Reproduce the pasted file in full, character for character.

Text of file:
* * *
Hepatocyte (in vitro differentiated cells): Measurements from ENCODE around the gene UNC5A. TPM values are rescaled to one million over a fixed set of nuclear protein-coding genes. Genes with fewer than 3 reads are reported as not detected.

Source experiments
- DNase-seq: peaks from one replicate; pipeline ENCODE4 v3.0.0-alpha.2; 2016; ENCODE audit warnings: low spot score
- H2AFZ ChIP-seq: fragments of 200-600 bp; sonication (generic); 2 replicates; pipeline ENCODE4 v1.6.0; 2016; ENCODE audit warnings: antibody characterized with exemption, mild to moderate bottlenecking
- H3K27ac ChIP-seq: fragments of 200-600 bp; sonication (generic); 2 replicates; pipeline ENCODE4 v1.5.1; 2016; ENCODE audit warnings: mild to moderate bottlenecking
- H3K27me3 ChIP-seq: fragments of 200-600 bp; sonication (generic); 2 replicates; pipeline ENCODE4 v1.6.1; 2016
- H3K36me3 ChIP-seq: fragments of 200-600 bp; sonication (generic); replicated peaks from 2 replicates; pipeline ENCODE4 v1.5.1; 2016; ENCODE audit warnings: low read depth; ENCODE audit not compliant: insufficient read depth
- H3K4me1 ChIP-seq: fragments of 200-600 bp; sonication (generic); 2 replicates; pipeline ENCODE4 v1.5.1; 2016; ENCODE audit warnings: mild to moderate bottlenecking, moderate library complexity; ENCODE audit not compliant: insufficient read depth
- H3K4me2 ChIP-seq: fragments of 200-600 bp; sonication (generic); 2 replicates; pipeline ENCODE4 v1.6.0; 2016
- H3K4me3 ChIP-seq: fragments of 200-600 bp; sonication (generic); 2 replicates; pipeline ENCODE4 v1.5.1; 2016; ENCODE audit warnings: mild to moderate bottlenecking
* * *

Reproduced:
Hepatocyte (in vitro differentiated cells): Measurements from ENCODE around the gene UNC5A. TPM values are rescaled to one million over a fixed set of nuclear protein-coding genes. Genes with fewer than 3 reads are reported as not detected.

Source experiments
- DNase-seq: peaks from one replicate; pipeline ENCODE4 v3.0.0-alpha.2; 2016; ENCODE audit warnings: low spot score
- H2AFZ ChIP-seq: fragments of 200-600 bp; sonication (generic); 2 replicates; pipeline ENCODE4 v1.6.0; 2016; ENCODE audit warnings: antibody characterized with exemption, mild to moderate bottlenecking
- H3K27ac ChIP-seq: fragments of 200-600 bp; sonication (generic); 2 replicates; pipeline ENCODE4 v1.5.1; 2016; ENCODE audit warnings: mild to moderate bottlenecking
- H3K27me3 ChIP-seq: fragments of 200-600 bp; sonication (generic); 2 replicates; pipeline ENCODE4 v1.6.1; 2016
- H3K36me3 ChIP-seq: fragments of 200-600 bp; sonication (generic); replicated peaks from 2 replicates; pipeline ENCODE4 v1.5.1; 2016; ENCODE audit warnings: low read depth; ENCODE audit not compliant: insufficient read depth
- H3K4me1 ChIP-seq: fragments of 200-600 bp; sonication (generic); 2 replicates; pipeline ENCODE4 v1.5.1; 2016; ENCODE audit warnings: mild to moderate bottlenecking, moderate library complexity; ENCODE audit not compliant: insufficient read depth
- H3K4me2 ChIP-seq: fragments of 200-600 bp; sonication (generic); 2 replicates; pipeline ENCODE4 v1.6.0; 2016
- H3K4me3 ChIP-seq: fragments of 200-600 bp; sonication (generic); 2 replicates; pipeline ENCODE4 v1.5.1; 2016; ENCODE audit warnings: mild to moderate bottlenecking